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What Does The Singapore-Malaysia Trading Link Mean For Investors?

Months after a trading link between Singapore-Malaysia-Thailand was terminated, a new trading link is announced between Singapore and Malaysia.

 

Earlier this month, on February 6, the Monetary Authority of Singapore (MAS) and Securities Commission Malaysia (SC) jointly announced that both countries will work to establish a trading link to connect their respective stock exchanges by the end of the year.

This bilateral link between Bursa Malaysia (BM)  and Singapore Exchange (SGX) will allow investors to trade and settle shares listed on each other’s stock market more conveniently and cost effectively. Investors from both countries will enjoy “seamless access” to a combined market of 1,600 listed companies, worth more than USD $1.2 trillion in total value.

This trading link extends beyond trading to cover post-trade arrangements, such as clearing and settlement of stocks traded. Towards this end, MAS and SC will set up cross-border supervisory and enforcement arrangements.

As a retail investor in Singapore, what does this mean for you?

Read Also: StockFacts: All The Latest News & Financials You Need To Know Before Investing In SGX Stocks

What Will This Trading Link Do?

Speaking about the establishment of the trading link, Malaysian Prime Minister Najib said: “This exciting initiative will widen investment options for investors and contribute towards greater activity and vibrancy in both markets.”

With this new trading link, Singaporean investors will not need a Malaysian broker to execute their trades on the BM, and vice versa. This should reduce time needed to complete transactions, as well as bring down fees and other costs. Investors will be able to trade equities from each other’s stock market and settle in local currency as if trading in the local market.

Lower trading costs should encourage more cross-border investments and increase liquidity of both country’s stocks, since there is a larger pool of potential investors.

Read Also: 10 Biggest Stock Exchanges In The World: Here’s How Much They’ve Gained In 2017

Wait, Sounds Familiar?

ASEAN countries have tried to link their capital markets for years to improve financial connectivity of the region.

In 2012, the ASEAN Trading Link was launched with Malaysia, Singapore and Thailand as the initial participants. The vision was that the ASEAN Trading Link will eventually connect the stock exchanges of Malaysia, Vietnam, Indonesia, The Philippines, Thailand and Singapore by 2015. However, the initiative failed to attract significant investor interest. Trading volumes have not been significant and institutional investors have not switched from their existing brokerage relationships with individual markets.

In October last year, the ASEAN Trading Link was quietly decommissioned. Authorities have acknowledged issues with the prior system, including its complicated structure, costs, and trade settlement issues, and assured investors that these will be addressed in the new trading link.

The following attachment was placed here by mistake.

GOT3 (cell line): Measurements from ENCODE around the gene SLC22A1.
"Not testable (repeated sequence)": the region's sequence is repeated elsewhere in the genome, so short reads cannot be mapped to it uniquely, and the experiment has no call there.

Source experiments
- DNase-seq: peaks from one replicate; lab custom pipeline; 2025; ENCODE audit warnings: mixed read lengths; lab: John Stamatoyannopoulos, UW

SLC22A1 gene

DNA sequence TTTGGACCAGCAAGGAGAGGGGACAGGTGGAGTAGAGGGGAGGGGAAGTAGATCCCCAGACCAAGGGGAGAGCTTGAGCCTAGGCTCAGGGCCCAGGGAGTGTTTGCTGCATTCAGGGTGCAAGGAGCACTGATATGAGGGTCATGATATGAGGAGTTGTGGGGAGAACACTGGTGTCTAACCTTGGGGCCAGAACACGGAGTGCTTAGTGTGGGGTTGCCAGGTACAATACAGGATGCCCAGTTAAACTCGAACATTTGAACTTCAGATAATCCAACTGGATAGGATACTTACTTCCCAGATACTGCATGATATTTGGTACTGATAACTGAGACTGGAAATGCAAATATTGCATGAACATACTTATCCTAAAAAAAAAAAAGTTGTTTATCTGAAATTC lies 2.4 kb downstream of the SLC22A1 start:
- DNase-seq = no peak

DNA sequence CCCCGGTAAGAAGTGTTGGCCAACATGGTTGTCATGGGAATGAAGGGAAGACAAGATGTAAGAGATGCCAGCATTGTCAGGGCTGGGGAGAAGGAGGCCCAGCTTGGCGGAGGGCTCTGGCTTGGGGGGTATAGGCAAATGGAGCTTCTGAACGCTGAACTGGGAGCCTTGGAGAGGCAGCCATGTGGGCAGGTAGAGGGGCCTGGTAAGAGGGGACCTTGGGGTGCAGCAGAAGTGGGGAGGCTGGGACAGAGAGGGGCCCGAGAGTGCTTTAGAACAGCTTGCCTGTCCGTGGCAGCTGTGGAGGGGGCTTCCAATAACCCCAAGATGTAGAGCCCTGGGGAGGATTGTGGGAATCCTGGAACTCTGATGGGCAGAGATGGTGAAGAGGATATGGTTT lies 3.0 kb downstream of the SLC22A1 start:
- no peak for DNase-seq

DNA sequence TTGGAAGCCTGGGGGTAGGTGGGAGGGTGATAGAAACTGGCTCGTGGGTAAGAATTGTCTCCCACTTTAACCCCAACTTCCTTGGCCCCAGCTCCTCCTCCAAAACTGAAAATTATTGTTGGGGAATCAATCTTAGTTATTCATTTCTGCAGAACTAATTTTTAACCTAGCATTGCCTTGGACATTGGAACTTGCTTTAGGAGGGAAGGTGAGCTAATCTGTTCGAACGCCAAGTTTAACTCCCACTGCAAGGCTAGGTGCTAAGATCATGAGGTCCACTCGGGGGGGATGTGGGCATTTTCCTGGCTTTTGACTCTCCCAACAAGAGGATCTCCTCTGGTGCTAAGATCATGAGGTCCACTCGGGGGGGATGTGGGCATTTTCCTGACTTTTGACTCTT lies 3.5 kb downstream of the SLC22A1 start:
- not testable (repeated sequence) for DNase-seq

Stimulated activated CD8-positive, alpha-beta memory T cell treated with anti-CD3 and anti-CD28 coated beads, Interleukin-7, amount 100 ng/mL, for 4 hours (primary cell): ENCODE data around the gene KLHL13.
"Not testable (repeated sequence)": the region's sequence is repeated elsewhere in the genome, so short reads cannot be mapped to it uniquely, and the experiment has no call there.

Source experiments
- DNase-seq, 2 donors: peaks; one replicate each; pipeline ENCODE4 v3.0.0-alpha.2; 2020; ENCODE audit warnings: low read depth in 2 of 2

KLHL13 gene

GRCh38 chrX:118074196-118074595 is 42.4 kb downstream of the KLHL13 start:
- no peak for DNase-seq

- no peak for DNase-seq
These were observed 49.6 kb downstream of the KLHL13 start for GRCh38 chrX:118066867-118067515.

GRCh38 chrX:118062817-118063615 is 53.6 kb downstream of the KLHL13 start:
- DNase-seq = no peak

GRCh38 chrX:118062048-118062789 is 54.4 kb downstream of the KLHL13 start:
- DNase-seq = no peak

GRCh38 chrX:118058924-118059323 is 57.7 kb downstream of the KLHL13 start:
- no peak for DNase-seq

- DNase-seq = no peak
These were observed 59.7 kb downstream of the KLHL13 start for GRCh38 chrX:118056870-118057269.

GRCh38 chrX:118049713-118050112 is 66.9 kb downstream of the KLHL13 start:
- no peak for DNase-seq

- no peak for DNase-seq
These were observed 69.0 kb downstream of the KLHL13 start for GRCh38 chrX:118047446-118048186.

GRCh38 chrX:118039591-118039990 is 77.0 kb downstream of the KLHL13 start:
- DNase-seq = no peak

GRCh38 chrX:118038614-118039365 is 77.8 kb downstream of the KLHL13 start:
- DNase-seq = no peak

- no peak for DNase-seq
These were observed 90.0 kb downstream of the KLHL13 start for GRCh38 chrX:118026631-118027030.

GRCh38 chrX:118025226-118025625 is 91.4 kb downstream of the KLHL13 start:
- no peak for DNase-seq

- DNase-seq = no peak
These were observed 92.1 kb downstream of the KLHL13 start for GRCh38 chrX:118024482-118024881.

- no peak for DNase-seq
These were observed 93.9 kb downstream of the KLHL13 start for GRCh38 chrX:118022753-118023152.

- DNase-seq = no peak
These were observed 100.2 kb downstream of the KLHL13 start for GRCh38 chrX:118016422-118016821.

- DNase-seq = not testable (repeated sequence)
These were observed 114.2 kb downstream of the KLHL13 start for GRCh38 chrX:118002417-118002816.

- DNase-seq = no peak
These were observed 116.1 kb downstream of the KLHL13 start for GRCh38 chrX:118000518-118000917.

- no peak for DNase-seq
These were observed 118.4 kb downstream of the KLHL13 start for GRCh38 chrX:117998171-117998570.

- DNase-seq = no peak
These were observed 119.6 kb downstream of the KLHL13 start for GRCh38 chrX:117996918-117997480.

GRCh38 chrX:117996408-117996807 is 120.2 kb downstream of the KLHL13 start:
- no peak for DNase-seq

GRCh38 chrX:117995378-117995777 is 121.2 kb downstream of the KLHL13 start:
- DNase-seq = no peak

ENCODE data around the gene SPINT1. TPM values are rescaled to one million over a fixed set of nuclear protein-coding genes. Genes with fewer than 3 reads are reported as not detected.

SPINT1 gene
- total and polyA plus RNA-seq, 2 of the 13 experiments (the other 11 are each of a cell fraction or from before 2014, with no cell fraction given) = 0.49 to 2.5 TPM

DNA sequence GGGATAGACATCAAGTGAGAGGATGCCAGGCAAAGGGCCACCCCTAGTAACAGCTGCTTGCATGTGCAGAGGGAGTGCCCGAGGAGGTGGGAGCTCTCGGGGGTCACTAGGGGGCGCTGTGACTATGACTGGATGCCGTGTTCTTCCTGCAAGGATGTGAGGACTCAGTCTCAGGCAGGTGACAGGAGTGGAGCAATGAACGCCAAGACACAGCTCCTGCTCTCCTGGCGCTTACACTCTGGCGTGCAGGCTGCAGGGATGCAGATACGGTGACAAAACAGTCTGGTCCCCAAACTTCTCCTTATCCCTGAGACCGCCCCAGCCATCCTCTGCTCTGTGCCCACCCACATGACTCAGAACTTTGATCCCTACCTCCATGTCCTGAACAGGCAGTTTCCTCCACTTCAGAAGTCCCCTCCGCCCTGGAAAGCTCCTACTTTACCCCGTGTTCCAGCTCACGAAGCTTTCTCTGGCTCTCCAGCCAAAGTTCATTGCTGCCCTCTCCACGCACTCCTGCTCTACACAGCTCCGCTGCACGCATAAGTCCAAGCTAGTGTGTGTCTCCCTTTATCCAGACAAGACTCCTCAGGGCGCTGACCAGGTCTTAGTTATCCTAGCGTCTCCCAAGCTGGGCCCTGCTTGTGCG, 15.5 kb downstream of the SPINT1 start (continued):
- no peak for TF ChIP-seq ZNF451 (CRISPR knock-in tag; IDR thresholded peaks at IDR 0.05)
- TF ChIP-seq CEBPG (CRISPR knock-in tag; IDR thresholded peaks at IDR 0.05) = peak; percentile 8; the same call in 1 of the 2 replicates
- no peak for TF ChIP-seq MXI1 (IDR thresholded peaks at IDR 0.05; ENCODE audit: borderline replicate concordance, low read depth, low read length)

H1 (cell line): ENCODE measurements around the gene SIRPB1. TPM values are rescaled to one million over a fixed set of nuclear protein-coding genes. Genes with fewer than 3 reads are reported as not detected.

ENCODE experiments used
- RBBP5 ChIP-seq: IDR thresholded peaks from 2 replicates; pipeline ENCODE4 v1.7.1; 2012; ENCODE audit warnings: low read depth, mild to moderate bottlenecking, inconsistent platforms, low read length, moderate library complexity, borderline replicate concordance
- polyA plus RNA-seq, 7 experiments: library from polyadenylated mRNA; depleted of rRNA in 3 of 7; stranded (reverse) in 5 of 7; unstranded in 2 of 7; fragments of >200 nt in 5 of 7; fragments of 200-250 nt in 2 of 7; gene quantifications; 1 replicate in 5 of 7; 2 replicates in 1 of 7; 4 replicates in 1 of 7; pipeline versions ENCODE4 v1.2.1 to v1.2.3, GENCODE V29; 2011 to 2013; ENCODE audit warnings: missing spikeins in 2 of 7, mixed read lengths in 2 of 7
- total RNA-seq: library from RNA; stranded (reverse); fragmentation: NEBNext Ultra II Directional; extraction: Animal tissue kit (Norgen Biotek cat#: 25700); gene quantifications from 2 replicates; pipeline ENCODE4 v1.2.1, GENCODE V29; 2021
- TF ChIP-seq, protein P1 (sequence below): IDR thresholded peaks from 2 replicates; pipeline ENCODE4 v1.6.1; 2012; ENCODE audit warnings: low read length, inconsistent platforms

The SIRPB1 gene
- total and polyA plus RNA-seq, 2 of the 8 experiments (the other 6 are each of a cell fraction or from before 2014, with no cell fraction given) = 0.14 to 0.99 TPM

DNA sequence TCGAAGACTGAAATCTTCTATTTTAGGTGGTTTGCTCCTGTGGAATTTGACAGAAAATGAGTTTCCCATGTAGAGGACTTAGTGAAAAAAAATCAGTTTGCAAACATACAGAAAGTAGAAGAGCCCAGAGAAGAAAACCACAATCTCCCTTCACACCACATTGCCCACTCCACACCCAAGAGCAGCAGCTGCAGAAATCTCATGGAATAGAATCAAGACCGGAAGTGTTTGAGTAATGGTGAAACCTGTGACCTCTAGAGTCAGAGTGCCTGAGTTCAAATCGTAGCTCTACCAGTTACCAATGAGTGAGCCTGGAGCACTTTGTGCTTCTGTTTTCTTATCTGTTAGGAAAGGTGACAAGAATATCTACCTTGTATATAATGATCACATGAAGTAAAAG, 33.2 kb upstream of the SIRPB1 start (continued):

Armed with the wisdom of past lessons and the resolve of both governments to  make it work should give the new effort a higher degree of success.

Read Also: How Singaporeans Can Start Investing In The US, Hong Kong Or Other Major Overseas Stock Markets

What Does It Mean For Investors?

For institutional investors in both countries, theoretically the new trading link will allow transactions to take less time and cost less. However, trading volume will need to be of a certain level before switching away from their existing stockbroking arrangements will be worth the trouble. The fact that the previous trading link was shuttered in a mere five years does not inspire confidence that initiatives that come from the national-level rather than market forces will have longevity.

In recent years, retail investors have increasing options to get exposure to international stock markets. Most of the large brokerages in Singapore and Malaysia already have a regional, or even global footprint, and offer customers the option of trading overseas securities. Mutual funds and index funds are another way to get exposure to overseas stocks. For the Malaysian market, even a Monthly Investment Plan from Maybank Kim Eng allows you access to some stocks on the Malaysia Bursa.

For the trading link to fulfil its objective of improving the vibrancy of both stock exchanges and increase trading activity, efforts needs to be made to ramp up cross-border research and analysis. Perhaps an investor education and engagement campaign to share with investors about the unique laws and business operations of each country so that investors will feel confident in trying their hand at purchasing stocks from across the causeway.

Read Also: Step-By-Step Guide to Stock Investing in Singapore


 
 

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